Letting Go of Reality (American HIstory)
She would watch he couple on a fire escape. She felt as if she had a very close connection to them. “Over the years I had become part of their family, without their knowing it of course” (Coffer, 6). She knew what they did and when they did it. As the husband died, the wife became a widow and the house had stood empty for weeks. When she grew a connection with the old Jewish couple, she grew a connection with the ominous hose she had been watching all summer. As Eugene and his family moved into the house, Elena would still go to the fire escape and just watch.
After watching him, she thought, “l liked him right away because he sat at the kitchen table and read books for hours” (Coffer, 7). Eugene and Elena would both get bullied at school; they were both outsiders together. This did not stop Elena from liking Eugene. “But after meeting Eugene I began to think of the present more than the future. What I wanted to now was to enter the house I had watched for so many years, I wanted to see the other rooms where the old people had lived and where the boy spent is time” (Coffer, 12).
They would periodically walk home together to the point where Eugene wanted Elena to come over his house and study one day, the day of President John F. Kennedy’s death. Although John F. Kennedy just died, Elena was still determined to go to Genus’s house. “Though wanted to feel the right thing about President Kennedy’s death, could not fight the feeling of elation stirring in my chest” (Coffer, 21 When Elena told her mother she was planning on going to Genus’s house, she got a reaction she did not expect.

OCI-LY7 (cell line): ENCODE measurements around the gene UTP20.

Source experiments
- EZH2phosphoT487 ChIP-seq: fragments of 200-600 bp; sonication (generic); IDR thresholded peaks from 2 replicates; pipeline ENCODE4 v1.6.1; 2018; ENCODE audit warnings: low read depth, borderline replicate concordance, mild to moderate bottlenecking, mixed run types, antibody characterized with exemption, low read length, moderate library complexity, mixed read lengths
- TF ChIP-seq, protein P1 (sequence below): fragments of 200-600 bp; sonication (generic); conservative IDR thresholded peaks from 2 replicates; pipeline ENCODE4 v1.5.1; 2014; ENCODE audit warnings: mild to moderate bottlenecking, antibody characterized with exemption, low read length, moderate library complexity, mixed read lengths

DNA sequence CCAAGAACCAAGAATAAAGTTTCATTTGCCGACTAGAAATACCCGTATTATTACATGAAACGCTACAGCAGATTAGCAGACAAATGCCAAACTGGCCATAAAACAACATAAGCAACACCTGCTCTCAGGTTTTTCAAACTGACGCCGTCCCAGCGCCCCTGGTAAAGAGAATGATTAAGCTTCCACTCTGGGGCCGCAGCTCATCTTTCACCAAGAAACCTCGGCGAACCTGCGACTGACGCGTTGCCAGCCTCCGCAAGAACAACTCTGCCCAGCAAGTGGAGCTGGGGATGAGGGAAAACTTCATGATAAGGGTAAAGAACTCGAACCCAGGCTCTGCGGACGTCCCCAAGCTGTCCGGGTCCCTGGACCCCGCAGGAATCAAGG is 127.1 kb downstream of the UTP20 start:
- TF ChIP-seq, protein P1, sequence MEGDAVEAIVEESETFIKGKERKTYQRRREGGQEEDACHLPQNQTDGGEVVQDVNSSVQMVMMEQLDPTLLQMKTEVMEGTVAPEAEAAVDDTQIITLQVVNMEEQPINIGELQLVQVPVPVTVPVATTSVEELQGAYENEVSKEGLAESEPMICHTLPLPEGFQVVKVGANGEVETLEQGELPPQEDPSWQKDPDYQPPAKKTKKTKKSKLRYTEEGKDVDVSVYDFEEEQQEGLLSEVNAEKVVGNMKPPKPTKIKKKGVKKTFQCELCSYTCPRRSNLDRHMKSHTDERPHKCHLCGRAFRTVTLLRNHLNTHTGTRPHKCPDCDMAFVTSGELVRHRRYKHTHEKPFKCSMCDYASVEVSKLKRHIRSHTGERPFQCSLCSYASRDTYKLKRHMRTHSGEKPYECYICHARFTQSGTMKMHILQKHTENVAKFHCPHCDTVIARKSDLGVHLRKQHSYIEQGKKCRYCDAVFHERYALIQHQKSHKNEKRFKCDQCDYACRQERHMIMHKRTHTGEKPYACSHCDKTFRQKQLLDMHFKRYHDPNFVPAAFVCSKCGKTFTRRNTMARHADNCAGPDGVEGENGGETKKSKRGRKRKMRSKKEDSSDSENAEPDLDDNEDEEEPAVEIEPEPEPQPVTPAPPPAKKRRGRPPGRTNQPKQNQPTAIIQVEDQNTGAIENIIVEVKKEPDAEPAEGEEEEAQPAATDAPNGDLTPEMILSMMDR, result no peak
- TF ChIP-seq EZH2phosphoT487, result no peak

Her mother told her she was heading for humiliation and pain. Although Élan’s mother warned her about the outcome of the situation, she refused to listen and accept her mothers warning, not knowing what to expect. She went to Genus’s house and a woman had opened the door. It was Genus’s mother. Her face was red and full of freckles. After Élan’s explanation of coming to their home, Genus’s mother rudely told her to leave and that Eugene was better off without her. Elena stood there in shock and eventually left.
Elena was a naive girl whose sight Of reality was blocked my daydreaming, set expectations, and love. The most important life lesson Elena learns is to look on the realistic side of a situation and let it affect your decision. Throughout the short story, Elena had been daydreaming about Eugene and the house she has always longed to see. “Looking up at the light, could see the white snow falling like a lace veil over its face. I did not look down to see it turning gray as it touched the ground below” (Coffer, 36).